"Our guests don't want to think about technology, they just want it to work," Martin says. "Passengers are aware when something could be made easier if the right system was in place. We try to satisfy this need and then go one better. On Oasis of the Seas, for example, guests appreciated the 300 digital signs around the ship to help them find their way.
"However, they were even more impressed when they realised that the same sign could tell them how to get to the restaurant, what was on the menu and even how full the restaurant was."
Coping with complaints
Nonetheless, things don't always run smoothly and MSC uses its onboard technology to help solve any problems that may arise.
"We are able to resolve complaints in real time, without having to wait for a day or two, or until the end of the cruise when the passenger returns home," says La Scala. "The IT solution in these cases allows our head office and shipboard management to monitor the complaint and follow up every step of the way, and, if necessary, intervene in the best interest of the passenger."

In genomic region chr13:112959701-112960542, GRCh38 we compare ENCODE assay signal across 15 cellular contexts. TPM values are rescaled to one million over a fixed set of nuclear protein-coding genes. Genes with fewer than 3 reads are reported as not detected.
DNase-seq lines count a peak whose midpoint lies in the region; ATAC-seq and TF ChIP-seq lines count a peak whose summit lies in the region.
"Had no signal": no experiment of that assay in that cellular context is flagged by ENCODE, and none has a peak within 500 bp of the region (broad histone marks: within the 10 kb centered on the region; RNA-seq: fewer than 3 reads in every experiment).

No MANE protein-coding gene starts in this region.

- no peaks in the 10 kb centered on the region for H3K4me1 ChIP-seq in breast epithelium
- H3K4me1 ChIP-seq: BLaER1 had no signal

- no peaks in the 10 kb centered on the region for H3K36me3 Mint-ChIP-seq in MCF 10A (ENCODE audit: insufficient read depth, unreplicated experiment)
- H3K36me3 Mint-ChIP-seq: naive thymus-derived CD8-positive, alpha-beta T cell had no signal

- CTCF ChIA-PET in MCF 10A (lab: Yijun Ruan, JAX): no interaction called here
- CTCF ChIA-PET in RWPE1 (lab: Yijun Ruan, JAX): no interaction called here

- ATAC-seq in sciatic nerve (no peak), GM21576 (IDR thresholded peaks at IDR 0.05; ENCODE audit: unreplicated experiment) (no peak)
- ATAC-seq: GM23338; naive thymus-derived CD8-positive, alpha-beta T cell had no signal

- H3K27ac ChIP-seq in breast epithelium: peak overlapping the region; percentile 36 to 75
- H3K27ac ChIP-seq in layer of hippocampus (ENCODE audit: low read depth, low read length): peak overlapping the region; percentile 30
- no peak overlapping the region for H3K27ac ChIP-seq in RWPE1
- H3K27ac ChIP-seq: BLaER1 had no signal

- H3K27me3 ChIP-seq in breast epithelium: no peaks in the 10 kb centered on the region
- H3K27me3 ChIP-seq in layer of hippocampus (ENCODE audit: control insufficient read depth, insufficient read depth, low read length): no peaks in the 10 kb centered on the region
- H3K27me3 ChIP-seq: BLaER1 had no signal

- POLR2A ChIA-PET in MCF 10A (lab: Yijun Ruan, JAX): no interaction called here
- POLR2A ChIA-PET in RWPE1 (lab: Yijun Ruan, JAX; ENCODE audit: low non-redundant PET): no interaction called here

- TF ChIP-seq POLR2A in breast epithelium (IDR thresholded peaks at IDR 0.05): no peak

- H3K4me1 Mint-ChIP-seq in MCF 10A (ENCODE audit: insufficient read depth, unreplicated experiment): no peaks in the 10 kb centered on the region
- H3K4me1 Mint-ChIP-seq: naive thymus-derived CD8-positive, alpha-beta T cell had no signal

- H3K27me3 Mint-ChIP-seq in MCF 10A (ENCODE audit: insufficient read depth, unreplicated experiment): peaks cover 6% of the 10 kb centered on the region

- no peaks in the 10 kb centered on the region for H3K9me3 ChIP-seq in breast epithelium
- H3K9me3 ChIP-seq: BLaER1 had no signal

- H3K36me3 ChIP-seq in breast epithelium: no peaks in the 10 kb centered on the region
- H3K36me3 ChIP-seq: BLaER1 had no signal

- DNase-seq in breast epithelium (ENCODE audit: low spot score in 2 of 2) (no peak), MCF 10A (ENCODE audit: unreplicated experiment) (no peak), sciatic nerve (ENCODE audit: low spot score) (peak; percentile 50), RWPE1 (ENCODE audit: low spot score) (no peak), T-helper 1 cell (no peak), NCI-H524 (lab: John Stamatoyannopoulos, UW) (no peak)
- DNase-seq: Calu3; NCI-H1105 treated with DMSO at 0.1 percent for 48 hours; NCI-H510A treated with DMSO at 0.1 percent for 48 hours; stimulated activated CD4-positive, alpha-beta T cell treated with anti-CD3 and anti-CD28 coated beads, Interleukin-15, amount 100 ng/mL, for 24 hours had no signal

The latest IT systems can also be used in more unusual situations. "We are committed to continually improving everything we do, and it stands to reason that new technology is part of that mission," adds La Scala. "One example of this came as a result of the 'swine flu' outbreak in Mexico. We investigated the use of thermal imaging technology to help detect elevated temperatures of embarking passengers. We have been using this technology for 18 months, and it has proven to be so reliable that our competition has followed us by introducing similar initiatives."
Benefits for passengers, crew and cruise line
New technology is good for the guest, but also good for the business.